How proposed Travel and Subsistence legislation could create unscrupulous payroll models
One thing is for sure, whenever HMRC comes up with new tax or employment legislation, there's always someone out there who will try to find a way around it, no matter how much of a grey area it takes them into. We've seen payday by payday models, managed service companies and elective deduction models. And we don’t expect T&S to be any different.
Our founder, Rob Crossland, explains some of the less than compliant payroll models to give you an idea of what you should steer clear of.
The risk of dodgy alternative methods
With added scrutiny on the contractor market around travel and subsistence, it will pay to get your supply chain in order from a compliance point of view and ensure you’re avoiding these kinds of schemes, especially at a time when company reputation is already high on the media agenda.
If you’re facing a loss in your revenue stream, you might be tempted to consider alternatives. By doing this you could be hit harder, face potential fines and a damage relationships with your end clients.
Elective deduction model
With this model, the worker is deemed to be self-employed but chooses to pay tax and National Insurance as if they are employed. Seems OK, right? HMRC is getting the contributions it’s supposed to. But the employee doesn’t receive statutory employment rights that would normally go hand in hand with paying full taxes. They're also not necessarily eligible for National Minimum Wage, so it offers little protection to employees and creates huge potential risks to recruitment agencies and end clients.
Managed Service Company Legislation
Introduced in 2007, this piece of law prevented the use of artificial company structures by having the power to pass on tax debt to directors of providers and even recruitment agencies. Managers of “composite companies” were targeted and many went out of business with others having to wholesale re-engineer their businesses.
HMRC deemed that grouping un-related workers together and aggressively managing tax and IR35 status was more akin to deemed employment. This legislation is still in place today and agencies need to ensure that no new models are recreating the past.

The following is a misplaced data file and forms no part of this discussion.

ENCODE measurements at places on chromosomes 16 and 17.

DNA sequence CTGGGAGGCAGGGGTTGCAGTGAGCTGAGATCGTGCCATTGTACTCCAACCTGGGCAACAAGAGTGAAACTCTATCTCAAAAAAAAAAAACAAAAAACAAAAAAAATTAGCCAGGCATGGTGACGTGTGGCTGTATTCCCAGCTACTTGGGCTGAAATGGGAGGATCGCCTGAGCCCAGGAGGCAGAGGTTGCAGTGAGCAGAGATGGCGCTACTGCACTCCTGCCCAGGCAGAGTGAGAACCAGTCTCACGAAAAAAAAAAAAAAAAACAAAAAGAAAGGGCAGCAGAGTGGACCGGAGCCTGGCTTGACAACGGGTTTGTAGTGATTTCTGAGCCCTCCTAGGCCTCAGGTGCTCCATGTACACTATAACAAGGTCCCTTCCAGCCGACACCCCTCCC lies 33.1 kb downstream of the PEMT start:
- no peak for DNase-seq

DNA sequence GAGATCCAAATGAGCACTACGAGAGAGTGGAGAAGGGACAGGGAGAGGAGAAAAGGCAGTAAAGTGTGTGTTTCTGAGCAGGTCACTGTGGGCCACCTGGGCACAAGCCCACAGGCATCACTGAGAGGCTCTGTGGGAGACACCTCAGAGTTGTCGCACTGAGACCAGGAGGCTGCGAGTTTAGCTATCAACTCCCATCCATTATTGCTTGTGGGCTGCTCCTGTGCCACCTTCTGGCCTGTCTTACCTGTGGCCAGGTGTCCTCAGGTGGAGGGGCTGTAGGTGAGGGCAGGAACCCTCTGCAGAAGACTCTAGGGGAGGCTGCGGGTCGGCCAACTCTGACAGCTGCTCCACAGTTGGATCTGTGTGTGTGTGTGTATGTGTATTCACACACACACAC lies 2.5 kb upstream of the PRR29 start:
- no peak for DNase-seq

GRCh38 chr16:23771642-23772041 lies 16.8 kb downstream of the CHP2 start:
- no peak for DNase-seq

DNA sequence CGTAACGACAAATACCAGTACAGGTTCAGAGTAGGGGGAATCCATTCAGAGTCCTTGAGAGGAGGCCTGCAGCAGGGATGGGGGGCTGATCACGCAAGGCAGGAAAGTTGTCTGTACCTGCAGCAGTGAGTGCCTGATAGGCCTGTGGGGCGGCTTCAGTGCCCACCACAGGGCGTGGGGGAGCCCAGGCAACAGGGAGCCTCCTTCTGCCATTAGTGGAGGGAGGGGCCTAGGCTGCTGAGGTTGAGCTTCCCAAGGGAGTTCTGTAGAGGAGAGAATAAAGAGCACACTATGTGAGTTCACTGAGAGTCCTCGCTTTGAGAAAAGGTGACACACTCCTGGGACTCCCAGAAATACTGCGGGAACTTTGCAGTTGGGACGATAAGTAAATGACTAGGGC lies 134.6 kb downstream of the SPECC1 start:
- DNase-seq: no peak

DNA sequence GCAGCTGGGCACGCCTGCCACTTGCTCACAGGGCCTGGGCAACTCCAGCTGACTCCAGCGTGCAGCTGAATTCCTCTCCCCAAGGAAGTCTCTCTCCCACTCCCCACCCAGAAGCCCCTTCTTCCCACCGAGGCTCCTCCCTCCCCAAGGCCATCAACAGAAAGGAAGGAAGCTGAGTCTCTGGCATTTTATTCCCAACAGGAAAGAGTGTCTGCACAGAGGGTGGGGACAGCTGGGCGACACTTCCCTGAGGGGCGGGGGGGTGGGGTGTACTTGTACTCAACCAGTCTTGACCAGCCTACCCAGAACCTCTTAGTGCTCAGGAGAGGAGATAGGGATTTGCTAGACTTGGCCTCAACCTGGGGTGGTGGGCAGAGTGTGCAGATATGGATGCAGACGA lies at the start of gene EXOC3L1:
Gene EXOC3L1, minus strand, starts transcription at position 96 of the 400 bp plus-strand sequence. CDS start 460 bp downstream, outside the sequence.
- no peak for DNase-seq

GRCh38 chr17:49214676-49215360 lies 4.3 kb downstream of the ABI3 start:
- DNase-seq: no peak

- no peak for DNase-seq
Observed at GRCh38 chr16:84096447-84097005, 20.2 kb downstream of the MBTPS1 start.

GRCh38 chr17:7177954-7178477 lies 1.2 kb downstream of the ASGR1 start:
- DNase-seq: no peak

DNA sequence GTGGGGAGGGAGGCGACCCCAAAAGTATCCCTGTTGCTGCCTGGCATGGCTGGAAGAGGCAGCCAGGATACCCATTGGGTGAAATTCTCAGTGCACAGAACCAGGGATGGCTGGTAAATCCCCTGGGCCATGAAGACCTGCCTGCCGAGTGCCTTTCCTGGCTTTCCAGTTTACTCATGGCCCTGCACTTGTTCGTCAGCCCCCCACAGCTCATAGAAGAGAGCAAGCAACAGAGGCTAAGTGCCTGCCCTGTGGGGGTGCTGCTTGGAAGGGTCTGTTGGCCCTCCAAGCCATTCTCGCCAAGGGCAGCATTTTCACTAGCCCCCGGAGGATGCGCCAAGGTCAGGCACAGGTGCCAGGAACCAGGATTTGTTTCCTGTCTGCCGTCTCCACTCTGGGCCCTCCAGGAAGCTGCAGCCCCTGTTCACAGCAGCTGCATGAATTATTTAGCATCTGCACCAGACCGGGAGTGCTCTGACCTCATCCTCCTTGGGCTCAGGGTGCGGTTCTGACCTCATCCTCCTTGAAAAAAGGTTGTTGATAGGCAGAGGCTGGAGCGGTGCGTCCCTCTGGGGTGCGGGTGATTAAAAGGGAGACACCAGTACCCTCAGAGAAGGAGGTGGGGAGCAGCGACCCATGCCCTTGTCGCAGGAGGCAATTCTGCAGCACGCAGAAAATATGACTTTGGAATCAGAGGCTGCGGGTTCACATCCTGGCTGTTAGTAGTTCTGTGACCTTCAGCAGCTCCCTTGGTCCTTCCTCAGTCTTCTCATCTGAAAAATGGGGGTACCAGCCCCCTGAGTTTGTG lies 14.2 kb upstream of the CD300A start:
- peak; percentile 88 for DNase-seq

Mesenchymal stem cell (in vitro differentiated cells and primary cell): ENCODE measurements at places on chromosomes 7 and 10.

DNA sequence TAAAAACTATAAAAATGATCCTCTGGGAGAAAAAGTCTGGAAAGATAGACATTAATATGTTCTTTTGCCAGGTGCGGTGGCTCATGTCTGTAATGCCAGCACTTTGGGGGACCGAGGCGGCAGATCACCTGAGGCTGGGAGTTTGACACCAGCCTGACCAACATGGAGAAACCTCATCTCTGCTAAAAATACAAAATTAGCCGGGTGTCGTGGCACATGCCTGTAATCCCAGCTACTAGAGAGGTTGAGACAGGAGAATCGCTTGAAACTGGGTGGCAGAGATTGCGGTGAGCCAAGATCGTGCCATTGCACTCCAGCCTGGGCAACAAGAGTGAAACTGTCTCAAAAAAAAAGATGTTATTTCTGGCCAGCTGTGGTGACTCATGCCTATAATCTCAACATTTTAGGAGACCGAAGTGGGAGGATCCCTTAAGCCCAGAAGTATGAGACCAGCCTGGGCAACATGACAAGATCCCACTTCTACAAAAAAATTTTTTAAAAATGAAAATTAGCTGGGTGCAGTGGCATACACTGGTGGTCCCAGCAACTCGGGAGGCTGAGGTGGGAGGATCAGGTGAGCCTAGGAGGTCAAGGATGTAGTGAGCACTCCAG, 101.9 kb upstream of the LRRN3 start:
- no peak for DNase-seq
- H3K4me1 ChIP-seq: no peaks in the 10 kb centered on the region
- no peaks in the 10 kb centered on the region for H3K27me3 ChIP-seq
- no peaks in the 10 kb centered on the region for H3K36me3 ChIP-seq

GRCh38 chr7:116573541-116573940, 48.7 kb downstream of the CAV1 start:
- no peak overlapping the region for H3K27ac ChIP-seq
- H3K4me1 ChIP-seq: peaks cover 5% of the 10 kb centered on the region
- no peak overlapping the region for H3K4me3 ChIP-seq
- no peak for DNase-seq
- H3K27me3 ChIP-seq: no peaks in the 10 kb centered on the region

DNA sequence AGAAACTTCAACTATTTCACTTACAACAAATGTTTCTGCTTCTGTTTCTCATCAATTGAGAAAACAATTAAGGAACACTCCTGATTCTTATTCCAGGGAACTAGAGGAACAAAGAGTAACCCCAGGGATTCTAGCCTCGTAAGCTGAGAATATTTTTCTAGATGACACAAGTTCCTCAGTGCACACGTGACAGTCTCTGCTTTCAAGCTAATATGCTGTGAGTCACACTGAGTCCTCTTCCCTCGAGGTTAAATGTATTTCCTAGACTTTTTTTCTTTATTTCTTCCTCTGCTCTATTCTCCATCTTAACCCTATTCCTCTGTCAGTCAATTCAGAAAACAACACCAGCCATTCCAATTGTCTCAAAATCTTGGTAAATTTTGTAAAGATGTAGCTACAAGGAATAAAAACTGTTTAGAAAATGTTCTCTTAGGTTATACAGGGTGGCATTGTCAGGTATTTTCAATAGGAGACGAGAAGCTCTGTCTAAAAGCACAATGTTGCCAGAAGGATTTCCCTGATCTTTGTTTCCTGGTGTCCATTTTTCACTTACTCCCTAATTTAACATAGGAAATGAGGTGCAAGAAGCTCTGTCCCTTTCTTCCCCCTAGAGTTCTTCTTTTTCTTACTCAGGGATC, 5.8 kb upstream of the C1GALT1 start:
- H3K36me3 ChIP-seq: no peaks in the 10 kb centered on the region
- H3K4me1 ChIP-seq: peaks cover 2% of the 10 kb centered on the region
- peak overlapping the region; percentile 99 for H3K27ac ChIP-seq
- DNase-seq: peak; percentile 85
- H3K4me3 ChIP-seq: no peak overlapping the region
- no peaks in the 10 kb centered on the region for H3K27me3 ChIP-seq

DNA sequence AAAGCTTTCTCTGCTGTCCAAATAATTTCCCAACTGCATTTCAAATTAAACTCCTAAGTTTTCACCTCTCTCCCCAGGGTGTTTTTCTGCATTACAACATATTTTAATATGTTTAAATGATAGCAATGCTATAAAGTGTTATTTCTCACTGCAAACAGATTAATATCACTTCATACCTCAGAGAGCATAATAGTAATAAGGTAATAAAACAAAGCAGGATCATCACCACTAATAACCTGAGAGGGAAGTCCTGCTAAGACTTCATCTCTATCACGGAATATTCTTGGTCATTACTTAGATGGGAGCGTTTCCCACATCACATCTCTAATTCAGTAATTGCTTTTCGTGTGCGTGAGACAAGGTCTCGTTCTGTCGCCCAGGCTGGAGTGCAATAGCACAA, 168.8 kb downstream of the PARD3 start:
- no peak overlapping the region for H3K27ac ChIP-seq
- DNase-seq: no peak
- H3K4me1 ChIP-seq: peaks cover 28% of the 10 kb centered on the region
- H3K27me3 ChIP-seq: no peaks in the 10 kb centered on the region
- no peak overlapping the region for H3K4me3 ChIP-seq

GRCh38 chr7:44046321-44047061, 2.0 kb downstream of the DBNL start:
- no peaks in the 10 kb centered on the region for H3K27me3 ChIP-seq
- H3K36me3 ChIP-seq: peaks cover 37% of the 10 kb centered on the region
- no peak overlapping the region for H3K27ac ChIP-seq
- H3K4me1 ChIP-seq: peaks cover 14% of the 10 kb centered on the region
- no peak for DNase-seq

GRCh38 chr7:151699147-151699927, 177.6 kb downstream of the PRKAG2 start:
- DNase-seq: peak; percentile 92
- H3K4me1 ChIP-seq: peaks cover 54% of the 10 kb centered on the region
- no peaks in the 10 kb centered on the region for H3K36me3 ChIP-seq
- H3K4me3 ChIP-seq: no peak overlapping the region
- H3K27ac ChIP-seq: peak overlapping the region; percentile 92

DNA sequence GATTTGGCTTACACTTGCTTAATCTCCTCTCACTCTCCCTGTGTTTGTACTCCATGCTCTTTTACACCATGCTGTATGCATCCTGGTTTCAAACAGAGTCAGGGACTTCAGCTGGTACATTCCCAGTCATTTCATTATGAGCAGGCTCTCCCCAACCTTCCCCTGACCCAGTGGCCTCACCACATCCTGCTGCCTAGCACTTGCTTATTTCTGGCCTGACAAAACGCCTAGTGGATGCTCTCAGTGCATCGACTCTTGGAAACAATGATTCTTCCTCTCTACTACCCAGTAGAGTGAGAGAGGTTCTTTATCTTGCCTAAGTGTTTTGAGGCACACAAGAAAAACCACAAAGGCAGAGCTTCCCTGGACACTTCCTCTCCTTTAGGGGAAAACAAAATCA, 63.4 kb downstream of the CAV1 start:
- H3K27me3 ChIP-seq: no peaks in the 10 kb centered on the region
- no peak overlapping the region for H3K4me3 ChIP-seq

Payday by payday model
When businesses have employees at or just above the National Minimum Wage, they sometimes choose to breach it by removing holiday pay or other benefits, or they remove/ reduce Employers’ National Insurance.
They use travel and subsistence schemes to top the employee up via tax relief to compensate. It basically means that their pay isn’t reimbursed, but instead used to reduce tax and National Insurance so the full National Minimum Wage isn’t paid often without the workers knowledge.
Offshore tax avoidance schemes
There’s always plenty in the new about dodgy tax avoidance schemes, with celebrities like Gary Barlow and Jimmy Carr coming under fire for using offshore schemes. These schemes are always very complex but are coming under increasing scrutiny from HMRC, so unless you’ve put enough away to pay off the eventual fines, they’re probably best avoided.
Sometimes it’s not so much a case of people looking for aggressive tax avoidance schemes. They just aren’t aware of what’s right and wrong. I’ve seen a recent example of teachers operating through a limited company – everyone involved genuinely had no idea that this shouldn’t be happening.
With the heightened media interest around company wrongdoing, it definitely pays to be aware of what your employee supply chain is up to. After all, the ex-VW boss couldn’t claim to be in the dark about what was going on at his company. And now they’re facing huge losses and lawsuits. So rather than finding yourself at the centre of an underpaid employee scandal, make sure you know exactly what payroll models all workers are on so you can sleep soundly at night!